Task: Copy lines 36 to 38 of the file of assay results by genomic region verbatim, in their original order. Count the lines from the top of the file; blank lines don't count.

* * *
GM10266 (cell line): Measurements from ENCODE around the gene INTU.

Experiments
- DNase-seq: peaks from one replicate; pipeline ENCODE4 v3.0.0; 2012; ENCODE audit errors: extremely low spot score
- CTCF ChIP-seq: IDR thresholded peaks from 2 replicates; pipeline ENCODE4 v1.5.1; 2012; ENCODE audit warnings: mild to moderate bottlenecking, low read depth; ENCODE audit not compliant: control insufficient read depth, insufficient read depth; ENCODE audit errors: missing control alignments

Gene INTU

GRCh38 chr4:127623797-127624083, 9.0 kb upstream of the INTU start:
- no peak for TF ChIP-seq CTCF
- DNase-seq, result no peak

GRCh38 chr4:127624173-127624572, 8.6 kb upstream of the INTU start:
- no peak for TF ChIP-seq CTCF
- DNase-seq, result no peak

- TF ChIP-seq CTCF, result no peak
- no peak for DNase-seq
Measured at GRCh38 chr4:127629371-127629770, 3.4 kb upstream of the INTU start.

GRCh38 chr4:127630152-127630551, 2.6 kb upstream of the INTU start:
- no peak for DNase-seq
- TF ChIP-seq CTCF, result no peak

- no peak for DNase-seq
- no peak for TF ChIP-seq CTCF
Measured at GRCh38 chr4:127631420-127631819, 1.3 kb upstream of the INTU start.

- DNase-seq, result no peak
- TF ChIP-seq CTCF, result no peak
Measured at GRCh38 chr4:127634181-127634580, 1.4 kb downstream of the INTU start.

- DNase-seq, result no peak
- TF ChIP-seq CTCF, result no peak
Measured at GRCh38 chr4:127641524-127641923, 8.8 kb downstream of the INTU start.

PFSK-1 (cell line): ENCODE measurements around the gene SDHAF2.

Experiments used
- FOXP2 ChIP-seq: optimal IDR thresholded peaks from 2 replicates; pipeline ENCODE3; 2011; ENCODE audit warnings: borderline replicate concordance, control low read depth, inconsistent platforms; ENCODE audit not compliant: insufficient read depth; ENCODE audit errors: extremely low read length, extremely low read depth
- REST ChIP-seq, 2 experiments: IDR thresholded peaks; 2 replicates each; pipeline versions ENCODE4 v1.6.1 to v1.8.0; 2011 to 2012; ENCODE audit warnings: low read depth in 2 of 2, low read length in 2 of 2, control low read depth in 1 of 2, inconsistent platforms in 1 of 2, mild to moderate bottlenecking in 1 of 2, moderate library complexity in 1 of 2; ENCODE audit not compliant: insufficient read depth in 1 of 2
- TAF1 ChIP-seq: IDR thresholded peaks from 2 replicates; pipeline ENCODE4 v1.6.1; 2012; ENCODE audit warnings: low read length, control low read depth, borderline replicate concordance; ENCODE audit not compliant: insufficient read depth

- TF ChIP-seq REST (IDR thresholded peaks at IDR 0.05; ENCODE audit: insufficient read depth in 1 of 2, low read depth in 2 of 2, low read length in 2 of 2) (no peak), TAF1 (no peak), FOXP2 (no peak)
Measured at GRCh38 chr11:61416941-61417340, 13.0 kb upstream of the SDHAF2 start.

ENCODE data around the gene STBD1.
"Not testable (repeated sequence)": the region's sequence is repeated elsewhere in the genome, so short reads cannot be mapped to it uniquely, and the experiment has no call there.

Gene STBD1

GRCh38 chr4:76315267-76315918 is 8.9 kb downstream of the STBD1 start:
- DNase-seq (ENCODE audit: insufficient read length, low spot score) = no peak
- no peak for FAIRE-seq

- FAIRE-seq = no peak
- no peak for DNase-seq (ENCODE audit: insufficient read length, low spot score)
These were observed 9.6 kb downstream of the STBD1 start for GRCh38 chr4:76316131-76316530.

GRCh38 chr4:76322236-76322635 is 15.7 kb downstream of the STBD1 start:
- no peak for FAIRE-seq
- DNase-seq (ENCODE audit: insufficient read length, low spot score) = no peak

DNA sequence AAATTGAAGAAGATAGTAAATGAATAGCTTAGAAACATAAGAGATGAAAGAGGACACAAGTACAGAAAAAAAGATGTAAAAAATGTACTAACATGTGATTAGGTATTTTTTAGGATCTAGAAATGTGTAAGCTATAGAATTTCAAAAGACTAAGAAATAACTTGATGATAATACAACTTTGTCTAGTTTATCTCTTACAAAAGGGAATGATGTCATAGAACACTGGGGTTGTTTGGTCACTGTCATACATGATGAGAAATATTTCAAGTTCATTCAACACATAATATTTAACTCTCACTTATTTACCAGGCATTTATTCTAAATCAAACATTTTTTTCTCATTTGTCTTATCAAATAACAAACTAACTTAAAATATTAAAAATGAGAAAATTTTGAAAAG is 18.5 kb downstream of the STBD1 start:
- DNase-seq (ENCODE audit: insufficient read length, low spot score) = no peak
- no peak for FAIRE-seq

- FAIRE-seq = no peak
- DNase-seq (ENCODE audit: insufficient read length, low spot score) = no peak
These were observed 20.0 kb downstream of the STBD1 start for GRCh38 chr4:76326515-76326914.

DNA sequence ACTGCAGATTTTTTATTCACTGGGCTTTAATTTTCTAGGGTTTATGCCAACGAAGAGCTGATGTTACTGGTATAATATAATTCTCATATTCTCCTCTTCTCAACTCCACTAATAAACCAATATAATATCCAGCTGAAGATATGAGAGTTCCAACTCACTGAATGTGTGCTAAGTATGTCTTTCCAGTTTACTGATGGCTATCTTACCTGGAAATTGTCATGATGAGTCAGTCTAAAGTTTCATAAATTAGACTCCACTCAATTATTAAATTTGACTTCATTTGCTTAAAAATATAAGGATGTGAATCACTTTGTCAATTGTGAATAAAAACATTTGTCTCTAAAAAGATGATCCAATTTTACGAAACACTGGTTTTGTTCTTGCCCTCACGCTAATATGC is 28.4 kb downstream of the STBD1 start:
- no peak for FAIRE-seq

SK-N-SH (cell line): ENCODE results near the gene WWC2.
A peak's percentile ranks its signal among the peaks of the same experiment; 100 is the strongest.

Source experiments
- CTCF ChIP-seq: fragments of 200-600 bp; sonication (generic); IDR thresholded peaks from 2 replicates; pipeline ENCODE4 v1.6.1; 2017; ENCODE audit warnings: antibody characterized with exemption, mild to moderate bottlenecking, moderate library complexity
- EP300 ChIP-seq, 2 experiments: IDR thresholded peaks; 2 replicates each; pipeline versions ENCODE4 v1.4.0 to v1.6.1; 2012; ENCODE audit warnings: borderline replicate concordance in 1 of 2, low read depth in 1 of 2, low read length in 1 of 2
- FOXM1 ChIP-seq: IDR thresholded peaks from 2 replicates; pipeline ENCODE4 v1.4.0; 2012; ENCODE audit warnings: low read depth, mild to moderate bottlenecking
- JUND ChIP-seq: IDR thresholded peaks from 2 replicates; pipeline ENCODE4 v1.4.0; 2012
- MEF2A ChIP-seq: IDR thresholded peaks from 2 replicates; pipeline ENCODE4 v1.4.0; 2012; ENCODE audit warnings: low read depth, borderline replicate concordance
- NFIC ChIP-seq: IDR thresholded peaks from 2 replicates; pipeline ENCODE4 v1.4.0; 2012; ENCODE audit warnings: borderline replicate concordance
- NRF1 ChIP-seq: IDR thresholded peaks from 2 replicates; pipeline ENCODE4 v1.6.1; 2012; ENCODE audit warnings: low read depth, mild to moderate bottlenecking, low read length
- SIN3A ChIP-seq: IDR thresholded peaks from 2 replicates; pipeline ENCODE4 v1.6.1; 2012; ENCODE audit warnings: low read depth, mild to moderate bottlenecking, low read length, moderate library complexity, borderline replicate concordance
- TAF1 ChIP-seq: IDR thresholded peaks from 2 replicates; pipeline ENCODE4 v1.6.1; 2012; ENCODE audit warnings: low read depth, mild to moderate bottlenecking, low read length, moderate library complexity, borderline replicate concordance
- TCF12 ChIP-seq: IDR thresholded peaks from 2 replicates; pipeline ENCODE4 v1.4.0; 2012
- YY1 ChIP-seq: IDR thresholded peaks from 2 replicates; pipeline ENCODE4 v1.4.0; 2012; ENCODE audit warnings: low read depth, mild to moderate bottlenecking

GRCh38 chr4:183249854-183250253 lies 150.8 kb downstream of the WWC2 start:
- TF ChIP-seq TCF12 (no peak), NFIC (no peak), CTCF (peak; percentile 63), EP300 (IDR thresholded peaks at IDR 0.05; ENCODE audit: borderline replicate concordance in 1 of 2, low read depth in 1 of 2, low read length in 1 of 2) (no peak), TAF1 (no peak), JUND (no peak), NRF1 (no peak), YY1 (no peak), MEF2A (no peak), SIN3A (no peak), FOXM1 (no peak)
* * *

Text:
Gene STBD1

GRCh38 chr4:76315267-76315918 is 8.9 kb downstream of the STBD1 start:
- DNase-seq (ENCODE audit: insufficient read length, low spot score) = no peak